Subtle switches easy way to start meatless journey


Choosing to go meatless can be a challenge at any time of year. But winters can provide an extra hurdle, since overflowing baskets of garden-fresh produce are a distant memory.

No matter what time of year you’re making this lifestyle change, there’s a tsunami of information. It can quickly get overwhelming. We’ve waded through experts’ tips, cautionary tales and recipes to help you chart your own meatless course, whether you’re aiming to remove meat entirely or just wanting to cut back.

Start with familiar territory. You probably have meals in your rotation that are already meatless (pasta primavera) or can easily become so. Make chili with extra beans and skip the meat. Craft a burrito bowl with roasted vegetables. Instead of a hamburger, sub a portobello mushroom or black-bean burger.

Go slow. Several experts recommend a phased approach to meet your meatless goals. Hop aboard the Meatless Monday bandwagon and choose one meal or day a week to commit to being meat-free. From there, increase the frequency at a pace that’s comfortable.

Replace what you remove. The protein and calorie count is higher in meat than plants, so you’ll need to make sure you’re filling the nutritional gaps. Incorporate meatless forms of filling protein into your menus, such as sweet potatoes, legumes, nuts, seeds, quinoa, soy and dairy products (unless you’re adapting a vegan diet).

Make a plan. Menu planning will be worth your while. Plan not only dinners, but also breakfasts, lunches and snacks to make shopping easier and keep food waste down

A colleague tipped me to this recipe, adapted from The original recipe called for vegan-style Parmesan or nutritional yeast, but I opted to use regular Parmesan. This version calls for a food processor, but you can easily chop the walnuts and vegetables if you don’t have one. Freeze leftover sauce for up to three months.


Mushroom and Walnut Bolognese


1 pound cremini (baby bella) mushrooms, wiped clean and quartered

1 teaspoon kosher salt, divided

1 cup (4 ounces) walnut halves

1 medium onion, cut into eighths

3 medium carrots, peeled and cut into eighths

2 medium celery stalks, quartered

3 cloves garlic

2 tbsp. olive oil

1/4 teaspoon red pepper flakes, plus more for serving

1 teaspoon kosher salt, divided

2 tablespoons tomato paste

3 teaspoons Italian seasoning

1 cup dry red wine, such as merlot or pinot noir

2 (28-ounce) cans whole tomatoes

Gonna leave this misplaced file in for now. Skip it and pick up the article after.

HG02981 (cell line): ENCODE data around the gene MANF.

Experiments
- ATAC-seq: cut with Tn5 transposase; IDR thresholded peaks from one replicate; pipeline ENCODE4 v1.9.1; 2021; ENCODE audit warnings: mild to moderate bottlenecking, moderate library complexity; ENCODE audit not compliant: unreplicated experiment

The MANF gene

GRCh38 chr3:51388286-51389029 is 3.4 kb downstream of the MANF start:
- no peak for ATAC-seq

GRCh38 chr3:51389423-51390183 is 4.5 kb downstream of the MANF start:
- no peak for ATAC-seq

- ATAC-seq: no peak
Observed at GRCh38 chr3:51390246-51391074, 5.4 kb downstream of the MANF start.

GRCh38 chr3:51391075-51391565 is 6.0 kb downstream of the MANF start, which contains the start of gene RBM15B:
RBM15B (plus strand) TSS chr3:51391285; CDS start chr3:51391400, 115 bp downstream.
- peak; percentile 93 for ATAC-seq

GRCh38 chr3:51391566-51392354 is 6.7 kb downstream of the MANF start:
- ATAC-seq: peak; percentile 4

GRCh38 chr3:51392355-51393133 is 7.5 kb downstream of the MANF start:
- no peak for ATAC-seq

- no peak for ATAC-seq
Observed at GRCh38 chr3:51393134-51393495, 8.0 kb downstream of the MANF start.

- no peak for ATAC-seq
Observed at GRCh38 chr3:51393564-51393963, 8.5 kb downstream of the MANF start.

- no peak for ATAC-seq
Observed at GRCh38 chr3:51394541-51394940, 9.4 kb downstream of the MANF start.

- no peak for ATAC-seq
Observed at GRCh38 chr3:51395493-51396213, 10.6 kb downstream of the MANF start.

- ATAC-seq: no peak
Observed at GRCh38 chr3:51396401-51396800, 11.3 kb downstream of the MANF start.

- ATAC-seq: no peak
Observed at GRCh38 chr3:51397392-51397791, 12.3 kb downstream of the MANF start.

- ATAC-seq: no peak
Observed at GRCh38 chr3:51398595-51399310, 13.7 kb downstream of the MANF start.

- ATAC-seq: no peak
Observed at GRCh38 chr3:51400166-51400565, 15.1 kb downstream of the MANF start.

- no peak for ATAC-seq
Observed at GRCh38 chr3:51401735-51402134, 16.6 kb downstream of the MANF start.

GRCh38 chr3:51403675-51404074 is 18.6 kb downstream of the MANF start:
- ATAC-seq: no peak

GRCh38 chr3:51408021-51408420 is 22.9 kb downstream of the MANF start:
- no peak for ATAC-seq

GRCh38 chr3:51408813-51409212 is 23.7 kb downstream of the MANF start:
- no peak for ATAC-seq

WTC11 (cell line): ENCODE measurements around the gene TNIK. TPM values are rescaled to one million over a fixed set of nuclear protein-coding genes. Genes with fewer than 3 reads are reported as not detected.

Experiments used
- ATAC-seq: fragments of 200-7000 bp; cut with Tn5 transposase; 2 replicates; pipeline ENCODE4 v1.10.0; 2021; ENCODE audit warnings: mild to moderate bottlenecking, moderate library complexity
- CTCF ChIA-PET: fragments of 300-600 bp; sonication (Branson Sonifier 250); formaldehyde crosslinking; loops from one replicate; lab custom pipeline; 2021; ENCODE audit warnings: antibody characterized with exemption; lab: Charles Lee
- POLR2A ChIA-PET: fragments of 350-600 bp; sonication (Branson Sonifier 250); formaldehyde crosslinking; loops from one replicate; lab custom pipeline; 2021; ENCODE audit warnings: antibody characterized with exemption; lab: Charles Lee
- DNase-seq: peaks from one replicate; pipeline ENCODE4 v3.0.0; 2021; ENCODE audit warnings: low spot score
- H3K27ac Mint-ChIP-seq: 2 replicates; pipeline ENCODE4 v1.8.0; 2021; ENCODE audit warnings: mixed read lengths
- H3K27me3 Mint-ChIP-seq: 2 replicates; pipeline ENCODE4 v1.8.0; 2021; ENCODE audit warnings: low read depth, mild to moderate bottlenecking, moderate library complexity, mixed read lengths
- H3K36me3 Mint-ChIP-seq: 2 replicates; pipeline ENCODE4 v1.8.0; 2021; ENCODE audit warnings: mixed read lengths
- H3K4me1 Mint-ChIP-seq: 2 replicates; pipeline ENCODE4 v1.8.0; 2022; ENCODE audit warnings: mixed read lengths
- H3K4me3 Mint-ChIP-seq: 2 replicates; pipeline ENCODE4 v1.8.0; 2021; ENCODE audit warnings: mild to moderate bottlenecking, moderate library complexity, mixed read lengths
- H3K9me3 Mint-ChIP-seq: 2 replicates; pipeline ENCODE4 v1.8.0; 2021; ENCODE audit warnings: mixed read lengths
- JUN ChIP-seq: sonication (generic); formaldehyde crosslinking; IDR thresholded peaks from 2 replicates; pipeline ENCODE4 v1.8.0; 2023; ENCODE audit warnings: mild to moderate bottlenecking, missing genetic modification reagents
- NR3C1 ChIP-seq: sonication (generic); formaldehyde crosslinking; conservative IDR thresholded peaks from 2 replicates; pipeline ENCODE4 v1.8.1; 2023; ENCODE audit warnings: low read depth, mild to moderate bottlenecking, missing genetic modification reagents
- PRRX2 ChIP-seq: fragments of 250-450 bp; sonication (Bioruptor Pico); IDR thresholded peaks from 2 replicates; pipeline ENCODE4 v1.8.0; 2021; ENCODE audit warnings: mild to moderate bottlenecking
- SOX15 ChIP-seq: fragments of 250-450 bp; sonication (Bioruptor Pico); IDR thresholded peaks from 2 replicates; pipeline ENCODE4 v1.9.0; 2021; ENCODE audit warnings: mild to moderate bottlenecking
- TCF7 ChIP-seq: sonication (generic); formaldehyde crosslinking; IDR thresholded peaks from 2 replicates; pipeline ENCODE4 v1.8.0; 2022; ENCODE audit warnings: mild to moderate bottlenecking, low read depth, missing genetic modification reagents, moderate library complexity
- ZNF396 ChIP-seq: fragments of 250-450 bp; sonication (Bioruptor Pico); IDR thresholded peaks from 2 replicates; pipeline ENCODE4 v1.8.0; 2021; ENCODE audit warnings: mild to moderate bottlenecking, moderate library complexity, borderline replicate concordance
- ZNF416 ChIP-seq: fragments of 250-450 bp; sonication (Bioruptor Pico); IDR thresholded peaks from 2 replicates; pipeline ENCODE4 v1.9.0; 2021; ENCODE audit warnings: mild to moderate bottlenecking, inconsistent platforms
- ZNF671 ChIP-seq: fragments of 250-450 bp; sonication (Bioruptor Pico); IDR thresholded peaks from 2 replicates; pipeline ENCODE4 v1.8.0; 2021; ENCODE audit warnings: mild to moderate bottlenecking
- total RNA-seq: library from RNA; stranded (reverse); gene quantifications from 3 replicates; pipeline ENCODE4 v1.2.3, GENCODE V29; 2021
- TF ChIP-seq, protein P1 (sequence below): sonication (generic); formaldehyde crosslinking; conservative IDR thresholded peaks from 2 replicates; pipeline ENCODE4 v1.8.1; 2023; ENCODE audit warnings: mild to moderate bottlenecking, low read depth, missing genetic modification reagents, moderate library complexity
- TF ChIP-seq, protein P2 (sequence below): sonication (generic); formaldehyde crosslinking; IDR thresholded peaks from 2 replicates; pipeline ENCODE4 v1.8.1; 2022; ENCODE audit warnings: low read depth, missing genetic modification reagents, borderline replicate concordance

1 1/2 tablespoons soy sauce

Freshly ground black pepper

1 pound dry pasta, such as rigatoni or tagliatelle, cooked according to package directions

Fresh basil, chopped, for serving

Parmesan cheese, for serving


Place 1/3 of the mushrooms in the bowl of a food processor fitted with the blade attachment. Pulse until coarsely chopped, about 5 to 7 quick bursts. Transfer to a medium bowl and repeat with the remaining mushrooms; set aside. Do not wash the food processor.

Place the walnuts in the food processor and pulse until they have the consistency of coarse sand, about 5 to 7 pulses. Transfer to a small bowl; set aside. Again, do not wash the food processor.

Place the onion, carrots, celery and garlic in the food processor and pulse until coarsely chopped, 8 to 10 pulses.

Heat the oil and red pepper flakes in a Dutch oven over medium-high heat until shimmering. Add the mushrooms and 1/2 teaspoon of the salt, and cook, stirring occasionally, until they release their moisture, are deeply browned, and their volume is reduced by two-thirds, about 15 minutes.

Add the chopped vegetable mixture and remaining 1/2 teaspoon salt. Cook the vegetables until softened and the onions are translucent but not browned, about 5 minutes. Stir in the tomato paste and cook until it is completely incorporated with the mushrooms and deepens in color, 30 seconds to 1 minute.

Add the bay leaf and Italian seasoning, then pour in the wine and scrape up any browned bits from the bottom of the pan. Simmer until the wine evaporates, about 2 minutes. Stir in the tomatoes and their juices (crush the tomatoes with your hands before you add them to the pot), soy sauce and ground walnuts. Reduce the heat and continue to simmer. Cook, stirring occasionally and continuing to break up the tomatoes, for 20 minutes. Add ground pepper and additional salt to taste.

Serve over cooked pasta with fresh basil, Parmesan and a sprinkle of red pepper flakes.

Serves 8 to 10.

Tribune News Service

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